Seriously, if you haven’t seen this movie, buy, borrow, or bootleg it by any means necessary. It’s one of the best-directed, best-acted, and best-scripted films I’ve ever seen, and I say that without a shred of exaggeration. If the Academy still thinks James Cameron has more talent than Locker director Kathryn Bigelow (his ex-wife), he’s probably paying them off.
But this isn’t just a review of the movie. Locker is one of those rare Iraq War films that can’t get panned for being Another Stupid Anti-War Movie. It effectively conveys the finer details of explosive ordinance disposal and the emotional side of combat with no needless preaching about the political reasons why Teh Warz is Evil OMG. (See also: Lions for Lambs, Stop-Loss, In the Valley of Elah, etc.)
To listen to Bill O’Reilly talk about movies like that, you’d think their core flaw is their left-wing position. That’s not quite accurate. Their flaw is that they take one unyielding political position, emote about it for one hour, and demonize the other position for the second hour. Right-wing movies, however few and far between, are capable of doing the exact same thing and failing miserably at turning it into a decent screenplay, not to mention improving it a little with direction that isn’t completely passive.
“But, Jess,” you ask, “don’t you strongly prefer it when people delve into the political side of things? Isn’t The Hurt Locker all imagery without making a point?” First of all, it did make a point: that not everyone who participates in combat reacts to it in the same way, which I would take as a very important message. It never got up on any high horse and said, “I am right, you are all wrong, and if you question me, I will ridicule you for all eternity.”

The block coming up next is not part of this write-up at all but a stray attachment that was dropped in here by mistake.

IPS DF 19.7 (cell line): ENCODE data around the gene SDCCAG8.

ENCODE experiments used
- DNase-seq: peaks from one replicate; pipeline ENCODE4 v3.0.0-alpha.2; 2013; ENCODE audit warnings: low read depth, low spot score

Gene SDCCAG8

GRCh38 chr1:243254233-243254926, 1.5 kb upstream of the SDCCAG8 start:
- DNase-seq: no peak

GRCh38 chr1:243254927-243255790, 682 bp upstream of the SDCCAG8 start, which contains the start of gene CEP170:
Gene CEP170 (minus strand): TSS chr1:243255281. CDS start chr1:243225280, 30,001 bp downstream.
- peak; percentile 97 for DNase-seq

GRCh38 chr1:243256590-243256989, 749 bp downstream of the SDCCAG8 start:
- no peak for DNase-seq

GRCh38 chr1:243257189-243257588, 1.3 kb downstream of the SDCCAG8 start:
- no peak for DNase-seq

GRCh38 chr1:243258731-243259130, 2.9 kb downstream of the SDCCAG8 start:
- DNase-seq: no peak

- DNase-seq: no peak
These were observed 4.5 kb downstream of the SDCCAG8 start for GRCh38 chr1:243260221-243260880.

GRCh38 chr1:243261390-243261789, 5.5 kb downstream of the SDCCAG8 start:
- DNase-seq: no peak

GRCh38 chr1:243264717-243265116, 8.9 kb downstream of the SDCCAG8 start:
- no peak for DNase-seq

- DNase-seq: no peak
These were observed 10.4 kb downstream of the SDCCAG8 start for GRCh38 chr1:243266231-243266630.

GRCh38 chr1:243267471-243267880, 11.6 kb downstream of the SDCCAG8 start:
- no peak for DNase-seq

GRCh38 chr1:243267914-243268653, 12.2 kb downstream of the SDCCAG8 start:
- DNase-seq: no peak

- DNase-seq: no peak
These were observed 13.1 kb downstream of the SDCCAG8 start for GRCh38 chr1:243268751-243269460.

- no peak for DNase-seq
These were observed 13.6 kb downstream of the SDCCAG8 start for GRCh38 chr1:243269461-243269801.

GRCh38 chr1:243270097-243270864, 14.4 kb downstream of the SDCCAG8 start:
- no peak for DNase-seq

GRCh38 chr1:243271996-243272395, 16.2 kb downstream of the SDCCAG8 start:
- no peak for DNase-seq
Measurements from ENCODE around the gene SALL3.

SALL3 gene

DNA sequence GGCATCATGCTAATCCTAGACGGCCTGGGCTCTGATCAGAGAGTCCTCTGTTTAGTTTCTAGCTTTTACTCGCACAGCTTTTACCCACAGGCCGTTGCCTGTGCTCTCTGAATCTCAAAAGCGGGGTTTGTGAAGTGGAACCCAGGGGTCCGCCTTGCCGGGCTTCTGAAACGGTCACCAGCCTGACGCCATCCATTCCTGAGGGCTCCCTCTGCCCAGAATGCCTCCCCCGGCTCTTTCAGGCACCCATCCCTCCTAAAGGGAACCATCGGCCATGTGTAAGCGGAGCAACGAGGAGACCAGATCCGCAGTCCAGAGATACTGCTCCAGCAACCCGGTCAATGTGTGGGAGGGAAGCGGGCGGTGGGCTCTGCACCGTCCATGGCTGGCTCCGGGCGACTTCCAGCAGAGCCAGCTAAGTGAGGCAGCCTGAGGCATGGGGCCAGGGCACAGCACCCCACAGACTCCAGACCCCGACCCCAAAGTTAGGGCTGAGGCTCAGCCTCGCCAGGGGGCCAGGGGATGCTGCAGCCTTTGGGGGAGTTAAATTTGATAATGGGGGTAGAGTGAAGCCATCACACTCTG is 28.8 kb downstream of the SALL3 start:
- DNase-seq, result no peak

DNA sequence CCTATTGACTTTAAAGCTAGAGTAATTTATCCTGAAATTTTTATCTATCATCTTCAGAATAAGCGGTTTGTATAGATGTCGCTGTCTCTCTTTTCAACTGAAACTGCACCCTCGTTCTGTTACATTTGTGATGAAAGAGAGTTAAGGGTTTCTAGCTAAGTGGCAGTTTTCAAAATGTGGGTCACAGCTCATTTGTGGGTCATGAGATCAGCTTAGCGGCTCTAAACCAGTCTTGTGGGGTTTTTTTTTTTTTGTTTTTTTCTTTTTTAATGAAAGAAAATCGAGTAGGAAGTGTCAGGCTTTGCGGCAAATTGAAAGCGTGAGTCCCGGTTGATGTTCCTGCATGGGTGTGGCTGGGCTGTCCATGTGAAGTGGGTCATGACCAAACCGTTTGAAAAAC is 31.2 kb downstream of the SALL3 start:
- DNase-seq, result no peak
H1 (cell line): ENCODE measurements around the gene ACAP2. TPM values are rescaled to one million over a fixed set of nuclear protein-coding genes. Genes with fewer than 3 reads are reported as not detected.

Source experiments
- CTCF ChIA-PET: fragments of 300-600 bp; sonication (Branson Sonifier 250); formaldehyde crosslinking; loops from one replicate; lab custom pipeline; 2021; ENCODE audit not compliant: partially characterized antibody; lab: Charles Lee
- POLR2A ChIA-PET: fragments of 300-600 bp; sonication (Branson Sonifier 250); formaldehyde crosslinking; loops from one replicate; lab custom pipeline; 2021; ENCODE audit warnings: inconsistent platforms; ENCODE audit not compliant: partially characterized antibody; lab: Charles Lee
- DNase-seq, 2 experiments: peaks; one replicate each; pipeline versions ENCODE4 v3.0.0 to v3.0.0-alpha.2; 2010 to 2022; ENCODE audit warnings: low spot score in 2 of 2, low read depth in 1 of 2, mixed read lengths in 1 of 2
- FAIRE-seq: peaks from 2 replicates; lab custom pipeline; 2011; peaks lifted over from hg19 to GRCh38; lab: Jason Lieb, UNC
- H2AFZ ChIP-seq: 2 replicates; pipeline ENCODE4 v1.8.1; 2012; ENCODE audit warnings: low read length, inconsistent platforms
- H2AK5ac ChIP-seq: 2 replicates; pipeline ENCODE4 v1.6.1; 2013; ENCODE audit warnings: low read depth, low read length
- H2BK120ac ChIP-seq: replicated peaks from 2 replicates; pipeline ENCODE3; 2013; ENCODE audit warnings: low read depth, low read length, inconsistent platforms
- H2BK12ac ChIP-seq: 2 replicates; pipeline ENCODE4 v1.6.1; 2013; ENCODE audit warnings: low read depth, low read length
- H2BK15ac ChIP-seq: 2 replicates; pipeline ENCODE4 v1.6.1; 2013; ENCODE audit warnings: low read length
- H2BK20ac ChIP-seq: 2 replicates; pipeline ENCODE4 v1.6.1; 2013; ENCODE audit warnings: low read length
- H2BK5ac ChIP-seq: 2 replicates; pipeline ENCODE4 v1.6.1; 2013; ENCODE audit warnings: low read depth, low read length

Second of all, I like it when people delve into the political side the way The West Wing did, by engaging the policy aspect of each episode’s issue. It may have subtly favoured Democrats, but it always treated Republicans with respect, except for the occasional caricatures. Doing this inspires serious debate with far less bias. Locker didn’t do this, but again, that’s because it’s not a political movie (how most so-called “war movies” of today would be better identified).
So, if all you’ve been doing with this column is skimming over it, only paying attention to the long words (you jackass), let me sum up by saying this: The Hurt Locker does for Iraq what Saving Private Ryan did for the invasion of Normandy.